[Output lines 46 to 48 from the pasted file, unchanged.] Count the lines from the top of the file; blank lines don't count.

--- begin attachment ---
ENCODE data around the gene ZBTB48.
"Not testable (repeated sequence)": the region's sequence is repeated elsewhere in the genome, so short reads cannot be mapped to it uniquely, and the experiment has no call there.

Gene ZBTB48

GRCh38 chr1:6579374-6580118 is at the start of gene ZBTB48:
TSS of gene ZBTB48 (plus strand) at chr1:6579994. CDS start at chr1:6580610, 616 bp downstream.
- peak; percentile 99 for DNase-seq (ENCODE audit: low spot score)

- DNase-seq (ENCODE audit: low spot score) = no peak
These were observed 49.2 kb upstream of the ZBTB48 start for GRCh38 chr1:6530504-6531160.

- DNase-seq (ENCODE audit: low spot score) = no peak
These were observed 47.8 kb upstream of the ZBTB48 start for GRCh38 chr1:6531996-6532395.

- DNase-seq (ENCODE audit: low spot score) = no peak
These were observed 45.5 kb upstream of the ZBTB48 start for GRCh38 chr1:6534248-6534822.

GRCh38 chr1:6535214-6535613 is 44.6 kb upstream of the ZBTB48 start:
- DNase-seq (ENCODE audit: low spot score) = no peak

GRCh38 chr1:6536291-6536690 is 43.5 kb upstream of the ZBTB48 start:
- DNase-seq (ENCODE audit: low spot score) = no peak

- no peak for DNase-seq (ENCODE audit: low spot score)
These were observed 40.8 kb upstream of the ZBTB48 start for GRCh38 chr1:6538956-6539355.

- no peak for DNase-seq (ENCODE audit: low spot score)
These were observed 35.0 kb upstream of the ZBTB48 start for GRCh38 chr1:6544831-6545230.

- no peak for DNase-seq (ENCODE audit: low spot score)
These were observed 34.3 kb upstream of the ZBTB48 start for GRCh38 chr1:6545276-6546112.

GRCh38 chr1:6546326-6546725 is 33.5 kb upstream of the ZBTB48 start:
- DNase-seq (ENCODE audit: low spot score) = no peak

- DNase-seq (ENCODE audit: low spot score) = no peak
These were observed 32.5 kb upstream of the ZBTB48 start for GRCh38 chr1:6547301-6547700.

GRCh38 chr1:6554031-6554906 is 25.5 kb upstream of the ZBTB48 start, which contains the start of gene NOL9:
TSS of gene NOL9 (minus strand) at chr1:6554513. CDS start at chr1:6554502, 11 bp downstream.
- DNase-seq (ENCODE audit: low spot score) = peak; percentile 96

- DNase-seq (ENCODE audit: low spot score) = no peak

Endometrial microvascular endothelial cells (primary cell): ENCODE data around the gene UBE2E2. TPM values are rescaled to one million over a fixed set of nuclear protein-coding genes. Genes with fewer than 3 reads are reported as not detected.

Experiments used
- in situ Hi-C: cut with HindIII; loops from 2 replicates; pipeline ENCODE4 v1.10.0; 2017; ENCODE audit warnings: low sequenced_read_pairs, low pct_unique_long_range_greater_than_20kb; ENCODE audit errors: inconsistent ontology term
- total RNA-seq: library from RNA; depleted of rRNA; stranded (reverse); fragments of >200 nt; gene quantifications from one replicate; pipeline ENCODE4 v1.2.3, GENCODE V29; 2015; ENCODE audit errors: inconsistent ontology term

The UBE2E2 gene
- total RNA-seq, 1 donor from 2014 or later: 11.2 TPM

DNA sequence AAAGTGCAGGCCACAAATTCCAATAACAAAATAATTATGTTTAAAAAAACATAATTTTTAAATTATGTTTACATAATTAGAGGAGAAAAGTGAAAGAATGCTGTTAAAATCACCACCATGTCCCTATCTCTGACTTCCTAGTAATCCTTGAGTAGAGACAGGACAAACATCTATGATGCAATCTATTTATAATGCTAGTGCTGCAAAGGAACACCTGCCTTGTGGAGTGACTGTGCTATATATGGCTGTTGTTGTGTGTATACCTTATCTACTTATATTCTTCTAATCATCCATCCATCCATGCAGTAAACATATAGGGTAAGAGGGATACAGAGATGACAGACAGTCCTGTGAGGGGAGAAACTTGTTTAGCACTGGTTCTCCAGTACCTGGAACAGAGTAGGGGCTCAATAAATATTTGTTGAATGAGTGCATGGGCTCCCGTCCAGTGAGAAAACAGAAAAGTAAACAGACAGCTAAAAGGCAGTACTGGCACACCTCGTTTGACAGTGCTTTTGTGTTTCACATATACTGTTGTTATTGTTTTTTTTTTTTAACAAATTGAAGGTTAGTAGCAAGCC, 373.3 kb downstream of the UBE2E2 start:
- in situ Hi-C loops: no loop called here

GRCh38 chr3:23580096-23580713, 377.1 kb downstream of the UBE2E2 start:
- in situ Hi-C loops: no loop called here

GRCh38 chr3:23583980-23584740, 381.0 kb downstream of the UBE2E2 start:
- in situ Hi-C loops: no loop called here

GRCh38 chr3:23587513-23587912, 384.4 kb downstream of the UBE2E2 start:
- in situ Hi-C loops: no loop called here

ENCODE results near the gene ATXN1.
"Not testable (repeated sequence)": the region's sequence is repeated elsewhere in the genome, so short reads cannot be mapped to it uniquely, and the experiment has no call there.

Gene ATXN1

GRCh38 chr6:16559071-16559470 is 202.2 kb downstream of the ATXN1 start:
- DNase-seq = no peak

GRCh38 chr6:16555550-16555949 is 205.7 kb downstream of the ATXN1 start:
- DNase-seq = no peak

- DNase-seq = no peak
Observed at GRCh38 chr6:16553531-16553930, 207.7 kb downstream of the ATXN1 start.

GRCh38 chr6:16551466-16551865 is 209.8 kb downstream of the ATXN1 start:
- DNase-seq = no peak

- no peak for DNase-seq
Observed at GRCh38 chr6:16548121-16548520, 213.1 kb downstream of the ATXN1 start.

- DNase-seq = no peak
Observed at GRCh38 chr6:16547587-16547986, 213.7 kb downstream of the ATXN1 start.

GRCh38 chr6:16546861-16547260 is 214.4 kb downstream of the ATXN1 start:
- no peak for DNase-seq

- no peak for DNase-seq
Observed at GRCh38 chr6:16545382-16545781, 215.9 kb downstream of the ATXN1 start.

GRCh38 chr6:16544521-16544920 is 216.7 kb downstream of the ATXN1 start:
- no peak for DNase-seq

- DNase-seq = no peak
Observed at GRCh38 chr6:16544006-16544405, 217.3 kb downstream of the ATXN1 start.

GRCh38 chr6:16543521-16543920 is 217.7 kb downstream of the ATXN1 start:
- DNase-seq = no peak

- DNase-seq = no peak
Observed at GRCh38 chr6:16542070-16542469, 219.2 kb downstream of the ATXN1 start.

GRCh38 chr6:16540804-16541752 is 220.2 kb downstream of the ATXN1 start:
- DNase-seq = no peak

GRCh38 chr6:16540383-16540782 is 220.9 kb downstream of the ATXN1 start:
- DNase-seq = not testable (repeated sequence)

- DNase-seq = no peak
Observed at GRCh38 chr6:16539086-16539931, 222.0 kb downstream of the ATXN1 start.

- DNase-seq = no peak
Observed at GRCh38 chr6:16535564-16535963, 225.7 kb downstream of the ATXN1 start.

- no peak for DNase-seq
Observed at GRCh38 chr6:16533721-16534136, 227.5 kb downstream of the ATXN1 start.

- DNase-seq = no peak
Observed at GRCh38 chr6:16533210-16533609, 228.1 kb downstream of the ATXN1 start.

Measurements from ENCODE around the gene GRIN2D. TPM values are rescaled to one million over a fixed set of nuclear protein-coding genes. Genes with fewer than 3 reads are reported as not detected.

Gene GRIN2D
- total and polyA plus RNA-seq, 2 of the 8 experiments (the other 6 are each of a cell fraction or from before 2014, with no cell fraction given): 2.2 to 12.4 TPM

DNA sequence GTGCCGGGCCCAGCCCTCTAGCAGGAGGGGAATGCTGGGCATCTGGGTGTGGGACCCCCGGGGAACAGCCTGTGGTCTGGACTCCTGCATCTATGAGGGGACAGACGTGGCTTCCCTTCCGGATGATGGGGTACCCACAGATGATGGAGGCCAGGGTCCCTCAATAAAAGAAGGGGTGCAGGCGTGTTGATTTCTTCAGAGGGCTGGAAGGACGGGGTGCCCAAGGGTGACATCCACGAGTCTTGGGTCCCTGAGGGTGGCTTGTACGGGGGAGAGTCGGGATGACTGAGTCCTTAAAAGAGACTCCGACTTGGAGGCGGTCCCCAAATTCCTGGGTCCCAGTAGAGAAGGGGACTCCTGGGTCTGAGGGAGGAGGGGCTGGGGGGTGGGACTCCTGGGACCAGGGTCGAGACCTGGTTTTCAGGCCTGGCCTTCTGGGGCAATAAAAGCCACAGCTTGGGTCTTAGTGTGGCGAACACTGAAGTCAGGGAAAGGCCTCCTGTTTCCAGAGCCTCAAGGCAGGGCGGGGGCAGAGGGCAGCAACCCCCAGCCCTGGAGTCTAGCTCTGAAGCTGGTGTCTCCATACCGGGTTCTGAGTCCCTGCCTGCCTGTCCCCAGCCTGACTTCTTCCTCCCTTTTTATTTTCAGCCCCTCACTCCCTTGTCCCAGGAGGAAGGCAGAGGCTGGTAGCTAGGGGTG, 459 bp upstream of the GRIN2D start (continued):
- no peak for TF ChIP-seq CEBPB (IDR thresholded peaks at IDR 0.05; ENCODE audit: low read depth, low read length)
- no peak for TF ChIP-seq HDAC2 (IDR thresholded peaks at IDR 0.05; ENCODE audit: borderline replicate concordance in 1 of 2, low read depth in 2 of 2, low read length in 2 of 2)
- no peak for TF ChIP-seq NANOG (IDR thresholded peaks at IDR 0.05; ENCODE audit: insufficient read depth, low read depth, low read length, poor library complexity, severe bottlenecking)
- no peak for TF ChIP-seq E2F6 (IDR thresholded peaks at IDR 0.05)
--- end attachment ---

"Not testable (repeated sequence)": the region's sequence is repeated elsewhere in the genome, so short reads cannot be mapped to it uniquely, and the experiment has no call there.

Gene ATXN1

GRCh38 chr6:16559071-16559470 is 202.2 kb downstream of the ATXN1 start: